I don't know about you, but I know that my adopted pets are my world. They are literally like my children and I love them more than most people if we're being honest. When you adopt an animal, you make the decision to give them the life that they deserve and you stop at nothing to make sure they get it. It doesn't matter what color their fur is or what their ears look like; what matters is the love they can give you and the love you will give back to them.
Currently, a shelter in Bristol is home to over 40 cats and each one of them is black. Some people might think this is some kind of weird and creepy coincidence; however, the shelter is stating the reason that they have this many black cats is that people don't feel that black cats look good in selfies.
Are. You. Kidding. Me?
The rehoming center states that it has little to do with the old stigma that black cats were related to witchcraft or the superstition of their tendency to bring bad luck. People are literally not adopting these poor cats because they are simply just not photogenic. Out of the 40 cats in the shelter, not a single one is a shade other than black. The center's owner, 67-year-old Christine Bayka, feels strongly that the issue has 100% to do with the way black cats appear in selfies.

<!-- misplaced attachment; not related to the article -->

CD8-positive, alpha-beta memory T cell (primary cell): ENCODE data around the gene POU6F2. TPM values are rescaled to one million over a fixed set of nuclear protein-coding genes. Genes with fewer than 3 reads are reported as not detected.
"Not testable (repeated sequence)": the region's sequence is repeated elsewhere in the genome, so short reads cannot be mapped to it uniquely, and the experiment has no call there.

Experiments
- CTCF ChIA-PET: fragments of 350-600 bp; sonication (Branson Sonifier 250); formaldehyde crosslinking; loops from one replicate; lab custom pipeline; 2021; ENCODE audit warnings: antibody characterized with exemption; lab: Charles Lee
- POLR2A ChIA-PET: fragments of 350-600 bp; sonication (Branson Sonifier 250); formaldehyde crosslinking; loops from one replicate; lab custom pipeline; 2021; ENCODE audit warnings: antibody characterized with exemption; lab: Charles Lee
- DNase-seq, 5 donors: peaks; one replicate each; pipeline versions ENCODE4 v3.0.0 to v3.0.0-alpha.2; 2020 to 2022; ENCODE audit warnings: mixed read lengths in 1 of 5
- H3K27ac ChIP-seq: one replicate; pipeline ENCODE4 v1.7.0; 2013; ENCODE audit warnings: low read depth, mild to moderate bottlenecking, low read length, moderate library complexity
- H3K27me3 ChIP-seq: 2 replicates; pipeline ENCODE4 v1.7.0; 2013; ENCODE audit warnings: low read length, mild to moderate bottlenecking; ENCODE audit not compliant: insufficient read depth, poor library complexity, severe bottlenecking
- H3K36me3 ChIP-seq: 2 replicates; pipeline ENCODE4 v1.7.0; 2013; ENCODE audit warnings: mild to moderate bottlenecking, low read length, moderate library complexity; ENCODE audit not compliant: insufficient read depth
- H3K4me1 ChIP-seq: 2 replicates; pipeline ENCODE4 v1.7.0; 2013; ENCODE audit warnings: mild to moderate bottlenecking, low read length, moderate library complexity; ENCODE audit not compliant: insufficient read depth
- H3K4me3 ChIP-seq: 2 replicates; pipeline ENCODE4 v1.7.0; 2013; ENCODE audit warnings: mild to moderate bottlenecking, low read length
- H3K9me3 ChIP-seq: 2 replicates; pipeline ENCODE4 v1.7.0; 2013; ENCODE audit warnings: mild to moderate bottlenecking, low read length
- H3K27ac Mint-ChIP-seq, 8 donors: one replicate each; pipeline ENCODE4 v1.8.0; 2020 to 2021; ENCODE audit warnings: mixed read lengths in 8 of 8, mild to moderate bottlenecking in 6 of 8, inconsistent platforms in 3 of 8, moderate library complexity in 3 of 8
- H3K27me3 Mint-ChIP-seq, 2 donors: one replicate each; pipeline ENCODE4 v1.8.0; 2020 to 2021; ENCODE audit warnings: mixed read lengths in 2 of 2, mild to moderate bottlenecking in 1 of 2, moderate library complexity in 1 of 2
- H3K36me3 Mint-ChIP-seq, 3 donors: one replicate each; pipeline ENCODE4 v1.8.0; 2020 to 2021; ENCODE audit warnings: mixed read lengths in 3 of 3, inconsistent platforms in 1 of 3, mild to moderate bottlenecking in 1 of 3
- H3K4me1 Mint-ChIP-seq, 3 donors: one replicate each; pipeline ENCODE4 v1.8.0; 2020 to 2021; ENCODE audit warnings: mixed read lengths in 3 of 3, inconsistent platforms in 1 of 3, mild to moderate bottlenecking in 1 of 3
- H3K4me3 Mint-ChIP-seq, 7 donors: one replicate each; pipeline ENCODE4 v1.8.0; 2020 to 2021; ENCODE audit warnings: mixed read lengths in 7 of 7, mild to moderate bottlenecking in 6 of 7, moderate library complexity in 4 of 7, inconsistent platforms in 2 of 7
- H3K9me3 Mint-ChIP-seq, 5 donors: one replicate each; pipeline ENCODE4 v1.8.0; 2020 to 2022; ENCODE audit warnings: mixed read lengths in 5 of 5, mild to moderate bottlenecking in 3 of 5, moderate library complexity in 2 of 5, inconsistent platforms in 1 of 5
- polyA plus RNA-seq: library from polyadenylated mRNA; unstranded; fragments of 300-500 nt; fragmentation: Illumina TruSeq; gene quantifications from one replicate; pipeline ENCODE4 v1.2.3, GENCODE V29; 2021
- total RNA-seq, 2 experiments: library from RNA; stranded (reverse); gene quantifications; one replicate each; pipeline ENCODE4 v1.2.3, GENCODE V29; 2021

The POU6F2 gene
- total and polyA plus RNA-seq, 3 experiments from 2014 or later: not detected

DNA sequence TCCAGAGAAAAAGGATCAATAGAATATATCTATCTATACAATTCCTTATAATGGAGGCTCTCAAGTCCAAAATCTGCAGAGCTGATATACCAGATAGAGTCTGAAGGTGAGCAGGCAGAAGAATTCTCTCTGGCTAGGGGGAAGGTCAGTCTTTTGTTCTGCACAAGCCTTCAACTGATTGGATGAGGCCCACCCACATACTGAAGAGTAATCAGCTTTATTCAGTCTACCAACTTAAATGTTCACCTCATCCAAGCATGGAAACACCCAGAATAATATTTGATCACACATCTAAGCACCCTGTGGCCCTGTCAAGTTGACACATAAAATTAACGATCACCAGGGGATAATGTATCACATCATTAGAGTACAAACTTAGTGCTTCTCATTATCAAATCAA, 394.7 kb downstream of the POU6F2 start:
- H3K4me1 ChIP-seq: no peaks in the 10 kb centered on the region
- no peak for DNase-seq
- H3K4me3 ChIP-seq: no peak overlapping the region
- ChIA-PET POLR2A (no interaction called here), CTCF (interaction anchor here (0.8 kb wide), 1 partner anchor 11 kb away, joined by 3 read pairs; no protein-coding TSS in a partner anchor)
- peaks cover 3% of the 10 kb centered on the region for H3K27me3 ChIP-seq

Bayka established the shelter over 21 years ago and noted that she has never seen a situation this dire. She mentioned, “It happens all the time, I will go through all the questions and say ‘are you flexible about color?' Then they will say, ‘yes, as long as it’s not black.’"
Perhaps these people shouldn't even own pets if that's their biggest concern.
Unfortunately, the situation isn't just occurring at Bayka's shelter but at many others around the world. Amy Buckle, who manages the Last Chance Animal Rescue Center of New Romney, noted that out of the 12 cats she cares for, 5 are black and noted that she constantly has trouble finding homes for black cats. "Even when we have a litter of all black kittens, as soon as you have a fluggy ginger kitten, that's it - people don't want to know about the black cats."
Between April and September, Bayka's shelter is spreading encouragement that owners of black cats should take precautionary measures and have their cats neutered so the problem does not continue to worsen and these animals do not have to spend their lives in shelters for an absolutely narcissistic reason. Her charity will cover the costs in their entirety.
At Last Chance, the shelter has had one black cat staying with them for a year-and-a-half, which is simply unheard of in a shelter. A large number of their foster homes are only able to house black cats just to keep up with the demand.
Adopt a black kitty and change their world.
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